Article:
Sophomore back Maja Zivojnovic didn’t play against Iowa. She had become an unstoppable force on penalty corners, putting up an absurd five goals and 17 shots on goal in her last three contests. Because of that, it seemed like NU would be at a major disadvantage on scoring opportunities, especially against a lethal offense like Iowa’s.

The ‘Cats felt it early on. They drew five corners in the first half alone, but couldn’t get on the board in the first 30 minutes. Even though Northwestern hadn’t allowed a single shot on goal, it couldn’t capitalize on its dominance without Zivojnovic. It then came out of the break, drew a corner in 60 seconds and responded with this:

Ilse Tromp, a first-year starter who had already showcased her corner-scoring prowess against Michigan State the week prior, made the game-changing play. Just when it was starting to feel like NU was feeling the loss of its second-year center back, Tromp cashed in the go-ahead goal past Mia Magnotta.

It’s already clear that Fuchs’ first-years and sophomores are immensely talented. But for Tromp to step up like this against a national contender, when NU was missing one of its best players in a key situation, is stellar. It suggests that even when the ‘Cats are at relatively full strength in the postseason, the first-years and sophomores can come up with some big moments. Northwestern is as deep a team as any in the nation, and as well-rounded as any that Fuchs has coached in recent memory.

By the way, did I mention that Northwestern is on a 12-game winning streak, has beaten six ranked opponents and is on the verge of a No. 1 ranking all without its 2022 First Team All-American who’s training for the Olympics and still has eligibility?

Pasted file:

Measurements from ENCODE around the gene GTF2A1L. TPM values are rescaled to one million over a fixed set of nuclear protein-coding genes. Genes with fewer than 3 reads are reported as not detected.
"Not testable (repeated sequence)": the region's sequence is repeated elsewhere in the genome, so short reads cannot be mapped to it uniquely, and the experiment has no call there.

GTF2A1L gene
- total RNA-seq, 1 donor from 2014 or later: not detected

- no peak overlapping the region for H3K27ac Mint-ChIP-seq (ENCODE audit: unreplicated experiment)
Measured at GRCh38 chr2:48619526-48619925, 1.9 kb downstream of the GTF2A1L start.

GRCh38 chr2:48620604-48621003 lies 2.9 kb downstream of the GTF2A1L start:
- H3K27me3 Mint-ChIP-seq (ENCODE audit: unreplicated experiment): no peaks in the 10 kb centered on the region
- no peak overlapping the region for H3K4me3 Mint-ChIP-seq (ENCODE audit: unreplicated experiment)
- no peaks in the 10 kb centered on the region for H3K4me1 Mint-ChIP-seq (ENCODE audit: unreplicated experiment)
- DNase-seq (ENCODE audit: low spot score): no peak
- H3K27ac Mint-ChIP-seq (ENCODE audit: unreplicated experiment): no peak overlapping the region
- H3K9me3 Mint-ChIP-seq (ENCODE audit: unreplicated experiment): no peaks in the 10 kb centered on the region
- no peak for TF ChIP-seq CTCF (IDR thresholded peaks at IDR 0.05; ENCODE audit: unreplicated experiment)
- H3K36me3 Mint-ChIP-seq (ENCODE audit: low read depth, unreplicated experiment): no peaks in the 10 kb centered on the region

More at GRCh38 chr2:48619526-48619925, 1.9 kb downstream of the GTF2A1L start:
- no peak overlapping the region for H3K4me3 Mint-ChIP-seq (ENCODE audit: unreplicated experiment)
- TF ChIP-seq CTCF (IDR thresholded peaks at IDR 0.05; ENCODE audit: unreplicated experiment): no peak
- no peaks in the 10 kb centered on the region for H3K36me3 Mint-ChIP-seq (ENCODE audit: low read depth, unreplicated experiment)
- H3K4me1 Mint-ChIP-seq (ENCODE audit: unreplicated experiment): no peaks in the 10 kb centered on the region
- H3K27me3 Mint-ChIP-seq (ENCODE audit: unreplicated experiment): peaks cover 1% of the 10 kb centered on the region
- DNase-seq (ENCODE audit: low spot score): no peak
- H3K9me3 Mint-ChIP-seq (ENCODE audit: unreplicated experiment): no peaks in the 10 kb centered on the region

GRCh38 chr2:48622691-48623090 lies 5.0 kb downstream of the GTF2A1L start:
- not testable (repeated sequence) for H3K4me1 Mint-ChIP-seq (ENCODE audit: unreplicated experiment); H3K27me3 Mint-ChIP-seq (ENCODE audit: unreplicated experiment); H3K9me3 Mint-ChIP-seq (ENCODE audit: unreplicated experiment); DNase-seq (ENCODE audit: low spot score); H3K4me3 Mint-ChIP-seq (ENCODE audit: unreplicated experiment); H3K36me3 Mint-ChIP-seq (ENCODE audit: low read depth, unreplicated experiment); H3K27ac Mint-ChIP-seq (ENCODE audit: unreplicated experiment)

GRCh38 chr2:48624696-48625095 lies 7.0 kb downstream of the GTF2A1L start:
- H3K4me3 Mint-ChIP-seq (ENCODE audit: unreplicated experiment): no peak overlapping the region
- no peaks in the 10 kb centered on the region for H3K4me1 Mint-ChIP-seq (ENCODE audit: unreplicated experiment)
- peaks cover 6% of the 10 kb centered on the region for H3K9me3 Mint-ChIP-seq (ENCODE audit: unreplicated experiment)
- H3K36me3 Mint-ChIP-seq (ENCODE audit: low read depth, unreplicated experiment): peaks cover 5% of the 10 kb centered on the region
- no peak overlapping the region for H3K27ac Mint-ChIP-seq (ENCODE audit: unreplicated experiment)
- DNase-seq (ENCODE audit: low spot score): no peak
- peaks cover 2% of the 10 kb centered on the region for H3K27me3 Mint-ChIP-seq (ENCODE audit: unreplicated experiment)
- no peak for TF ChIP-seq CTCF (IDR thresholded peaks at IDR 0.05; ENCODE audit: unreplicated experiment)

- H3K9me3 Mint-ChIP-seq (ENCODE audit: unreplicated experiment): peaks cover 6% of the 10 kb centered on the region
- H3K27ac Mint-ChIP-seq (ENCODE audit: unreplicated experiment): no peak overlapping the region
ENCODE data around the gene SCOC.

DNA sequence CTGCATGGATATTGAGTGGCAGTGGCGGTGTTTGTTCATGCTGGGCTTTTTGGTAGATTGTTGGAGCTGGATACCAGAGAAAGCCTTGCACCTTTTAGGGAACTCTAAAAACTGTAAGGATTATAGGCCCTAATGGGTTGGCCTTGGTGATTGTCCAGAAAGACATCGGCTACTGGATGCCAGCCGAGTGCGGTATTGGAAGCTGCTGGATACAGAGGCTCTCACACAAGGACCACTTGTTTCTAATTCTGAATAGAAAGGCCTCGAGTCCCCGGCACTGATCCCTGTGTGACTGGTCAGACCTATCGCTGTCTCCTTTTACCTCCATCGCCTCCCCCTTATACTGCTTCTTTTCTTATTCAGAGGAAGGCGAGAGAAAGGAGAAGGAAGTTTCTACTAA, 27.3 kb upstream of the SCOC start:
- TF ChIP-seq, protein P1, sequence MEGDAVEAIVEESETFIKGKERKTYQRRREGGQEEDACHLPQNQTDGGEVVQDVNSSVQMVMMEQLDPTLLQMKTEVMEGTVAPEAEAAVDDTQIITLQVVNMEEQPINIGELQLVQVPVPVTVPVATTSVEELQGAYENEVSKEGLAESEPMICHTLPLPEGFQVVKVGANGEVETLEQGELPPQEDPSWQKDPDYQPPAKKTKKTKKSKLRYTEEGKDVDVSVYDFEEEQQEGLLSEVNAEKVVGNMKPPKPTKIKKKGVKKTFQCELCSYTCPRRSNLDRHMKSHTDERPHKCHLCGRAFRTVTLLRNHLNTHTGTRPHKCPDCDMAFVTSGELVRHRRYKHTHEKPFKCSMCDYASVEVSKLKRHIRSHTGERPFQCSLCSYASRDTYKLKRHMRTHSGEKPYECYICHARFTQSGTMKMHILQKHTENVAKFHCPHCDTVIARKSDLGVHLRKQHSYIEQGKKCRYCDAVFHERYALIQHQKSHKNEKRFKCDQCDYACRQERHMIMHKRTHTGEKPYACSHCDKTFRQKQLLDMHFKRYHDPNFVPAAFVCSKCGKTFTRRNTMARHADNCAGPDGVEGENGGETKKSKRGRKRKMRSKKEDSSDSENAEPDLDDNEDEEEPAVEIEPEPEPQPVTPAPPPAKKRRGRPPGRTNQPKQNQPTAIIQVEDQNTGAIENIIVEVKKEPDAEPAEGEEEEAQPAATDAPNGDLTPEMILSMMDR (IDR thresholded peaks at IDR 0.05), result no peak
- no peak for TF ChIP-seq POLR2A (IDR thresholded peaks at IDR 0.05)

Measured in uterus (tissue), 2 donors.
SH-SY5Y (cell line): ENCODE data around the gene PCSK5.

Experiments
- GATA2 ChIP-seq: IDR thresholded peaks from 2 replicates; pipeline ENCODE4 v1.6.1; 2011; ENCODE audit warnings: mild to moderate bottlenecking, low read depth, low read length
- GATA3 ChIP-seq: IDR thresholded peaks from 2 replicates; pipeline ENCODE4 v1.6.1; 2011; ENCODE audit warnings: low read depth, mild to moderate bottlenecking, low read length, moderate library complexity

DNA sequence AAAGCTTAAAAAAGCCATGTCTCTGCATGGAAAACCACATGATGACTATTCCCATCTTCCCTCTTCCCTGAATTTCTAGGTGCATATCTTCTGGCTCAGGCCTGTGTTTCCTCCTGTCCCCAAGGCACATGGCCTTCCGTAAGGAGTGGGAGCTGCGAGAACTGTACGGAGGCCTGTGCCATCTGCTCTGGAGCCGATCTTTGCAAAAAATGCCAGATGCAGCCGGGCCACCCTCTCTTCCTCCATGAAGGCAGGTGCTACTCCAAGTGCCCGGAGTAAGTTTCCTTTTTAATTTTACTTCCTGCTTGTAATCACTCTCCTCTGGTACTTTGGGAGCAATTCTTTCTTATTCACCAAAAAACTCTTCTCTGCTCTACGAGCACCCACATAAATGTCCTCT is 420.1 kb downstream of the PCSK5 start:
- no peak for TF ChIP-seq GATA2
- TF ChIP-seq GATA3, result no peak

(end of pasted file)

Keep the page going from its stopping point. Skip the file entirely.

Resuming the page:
Northwestern is the team to beat in the Big Ten...

...and that’s saying a lot. Five of the nation’s top 10 teams come from the conference. Two more are in the top 20. This win propelled NU to 5-0 in Big Ten play, and it’s already beaten No. 7 Ohio State and No. 15 Michigan in addition to the Hawkeyes. The Buckeyes were the only team to score against the ‘Cats. The other four opponents? Northwestern outscored them 14-0.

That’s what separates the Wildcats from the only undefeated team in the country: No. 6 Rutgers. In each of their three conference wins, the Scarlet Knights won by a single goal, and two of those games went to at least double overtime. Granted, those came against No. 9 Maryland and No. 16 Penn State, but the ‘Cats have also played top competition.

Again, Northwestern dominated Iowa. It put up seven more shots on goal, and took nine more corners. This was a convincing victory against a top-three team in the nation. Rutgers doesn’t have that on its resume yet, which is what made last Friday’s tilt feel like a battle for the national No. 1 spot.

After it plays Ohio on Sunday, NU ends its regular season with a gauntlet. Fuchs and Co. face the Nittany Lions, the Scarlet Knights and the Terps in a span of seven days. That’s undoubtedly tough, but Northwestern now controls its own destiny. If it can win all three of those games, it can emerge with its first outright Big Ten regular season title since 1994.

Achieving that wouldn’t make or break the season; the 2021 NCAA title team finished fifth and the 2022 national runner-ups came third. But, going undefeated in the nation’s best conference — capping off what would be a 16-game, two-month win streak at that point — would just about guarantee that the 2023 iteration would be bound for a third straight NCAA Championship appearance. Now that the ‘Cats have handled the best opponent on their regular season with ease on the road, it’s not at all ridiculous to call that a real possibility.